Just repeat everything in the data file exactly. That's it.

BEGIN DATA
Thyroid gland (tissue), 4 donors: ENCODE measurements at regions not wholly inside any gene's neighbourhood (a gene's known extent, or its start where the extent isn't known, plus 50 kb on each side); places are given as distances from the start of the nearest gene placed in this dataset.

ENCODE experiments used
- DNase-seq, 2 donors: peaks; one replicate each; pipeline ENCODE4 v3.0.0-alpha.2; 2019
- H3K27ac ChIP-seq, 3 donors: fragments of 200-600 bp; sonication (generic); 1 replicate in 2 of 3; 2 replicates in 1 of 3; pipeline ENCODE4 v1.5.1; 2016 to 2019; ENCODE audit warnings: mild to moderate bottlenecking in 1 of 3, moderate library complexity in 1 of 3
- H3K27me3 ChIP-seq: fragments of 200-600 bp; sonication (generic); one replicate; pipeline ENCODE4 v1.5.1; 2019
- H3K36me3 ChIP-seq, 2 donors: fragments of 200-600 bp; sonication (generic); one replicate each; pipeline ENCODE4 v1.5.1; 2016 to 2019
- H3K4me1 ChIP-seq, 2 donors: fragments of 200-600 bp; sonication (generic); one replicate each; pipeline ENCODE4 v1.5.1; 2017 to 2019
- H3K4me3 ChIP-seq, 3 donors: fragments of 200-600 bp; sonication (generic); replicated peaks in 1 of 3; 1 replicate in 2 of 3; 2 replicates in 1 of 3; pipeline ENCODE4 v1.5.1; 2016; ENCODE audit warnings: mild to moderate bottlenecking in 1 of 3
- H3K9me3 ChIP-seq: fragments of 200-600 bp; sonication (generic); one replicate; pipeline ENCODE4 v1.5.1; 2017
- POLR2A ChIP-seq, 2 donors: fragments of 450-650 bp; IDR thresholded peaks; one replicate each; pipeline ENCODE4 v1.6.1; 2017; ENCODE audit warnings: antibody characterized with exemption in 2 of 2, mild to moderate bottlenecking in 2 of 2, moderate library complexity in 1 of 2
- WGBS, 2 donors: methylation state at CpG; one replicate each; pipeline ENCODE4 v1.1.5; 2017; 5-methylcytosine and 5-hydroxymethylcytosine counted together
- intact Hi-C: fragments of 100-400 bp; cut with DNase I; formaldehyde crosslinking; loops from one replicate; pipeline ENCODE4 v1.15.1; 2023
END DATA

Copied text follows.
Thyroid gland (tissue), 4 donors: ENCODE measurements at regions not wholly inside any gene's neighbourhood (a gene's known extent, or its start where the extent isn't known, plus 50 kb on each side); places are given as distances from the start of the nearest gene placed in this dataset.

ENCODE experiments used
- DNase-seq, 2 donors: peaks; one replicate each; pipeline ENCODE4 v3.0.0-alpha.2; 2019
- H3K27ac ChIP-seq, 3 donors: fragments of 200-600 bp; sonication (generic); 1 replicate in 2 of 3; 2 replicates in 1 of 3; pipeline ENCODE4 v1.5.1; 2016 to 2019; ENCODE audit warnings: mild to moderate bottlenecking in 1 of 3, moderate library complexity in 1 of 3
- H3K27me3 ChIP-seq: fragments of 200-600 bp; sonication (generic); one replicate; pipeline ENCODE4 v1.5.1; 2019
- H3K36me3 ChIP-seq, 2 donors: fragments of 200-600 bp; sonication (generic); one replicate each; pipeline ENCODE4 v1.5.1; 2016 to 2019
- H3K4me1 ChIP-seq, 2 donors: fragments of 200-600 bp; sonication (generic); one replicate each; pipeline ENCODE4 v1.5.1; 2017 to 2019
- H3K4me3 ChIP-seq, 3 donors: fragments of 200-600 bp; sonication (generic); replicated peaks in 1 of 3; 1 replicate in 2 of 3; 2 replicates in 1 of 3; pipeline ENCODE4 v1.5.1; 2016; ENCODE audit warnings: mild to moderate bottlenecking in 1 of 3
- H3K9me3 ChIP-seq: fragments of 200-600 bp; sonication (generic); one replicate; pipeline ENCODE4 v1.5.1; 2017
- POLR2A ChIP-seq, 2 donors: fragments of 450-650 bp; IDR thresholded peaks; one replicate each; pipeline ENCODE4 v1.6.1; 2017; ENCODE audit warnings: antibody characterized with exemption in 2 of 2, mild to moderate bottlenecking in 2 of 2, moderate library complexity in 1 of 2
- WGBS, 2 donors: methylation state at CpG; one replicate each; pipeline ENCODE4 v1.1.5; 2017; 5-methylcytosine and 5-hydroxymethylcytosine counted together
- intact Hi-C: fragments of 100-400 bp; cut with DNase I; formaldehyde crosslinking; loops from one replicate; pipeline ENCODE4 v1.15.1; 2023